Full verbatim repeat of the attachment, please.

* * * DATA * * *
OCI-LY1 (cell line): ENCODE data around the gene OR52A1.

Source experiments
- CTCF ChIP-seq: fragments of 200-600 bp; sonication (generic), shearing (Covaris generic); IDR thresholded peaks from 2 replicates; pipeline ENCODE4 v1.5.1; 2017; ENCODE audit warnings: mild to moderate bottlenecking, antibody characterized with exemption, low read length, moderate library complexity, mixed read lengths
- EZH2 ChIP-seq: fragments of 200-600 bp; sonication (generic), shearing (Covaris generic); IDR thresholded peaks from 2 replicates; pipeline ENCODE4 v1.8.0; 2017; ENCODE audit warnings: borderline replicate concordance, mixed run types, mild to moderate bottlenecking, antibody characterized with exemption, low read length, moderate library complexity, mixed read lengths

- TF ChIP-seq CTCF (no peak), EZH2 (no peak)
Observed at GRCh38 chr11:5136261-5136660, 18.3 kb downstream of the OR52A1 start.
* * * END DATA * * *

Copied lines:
OCI-LY1 (cell line): ENCODE data around the gene OR52A1.

Source experiments
- CTCF ChIP-seq: fragments of 200-600 bp; sonication (generic), shearing (Covaris generic); IDR thresholded peaks from 2 replicates; pipeline ENCODE4 v1.5.1; 2017; ENCODE audit warnings: mild to moderate bottlenecking, antibody characterized with exemption, low read length, moderate library complexity, mixed read lengths
- EZH2 ChIP-seq: fragments of 200-600 bp; sonication (generic), shearing (Covaris generic); IDR thresholded peaks from 2 replicates; pipeline ENCODE4 v1.8.0; 2017; ENCODE audit warnings: borderline replicate concordance, mixed run types, mild to moderate bottlenecking, antibody characterized with exemption, low read length, moderate library complexity, mixed read lengths

- TF ChIP-seq CTCF (no peak), EZH2 (no peak)
Observed at GRCh38 chr11:5136261-5136660, 18.3 kb downstream of the OR52A1 start.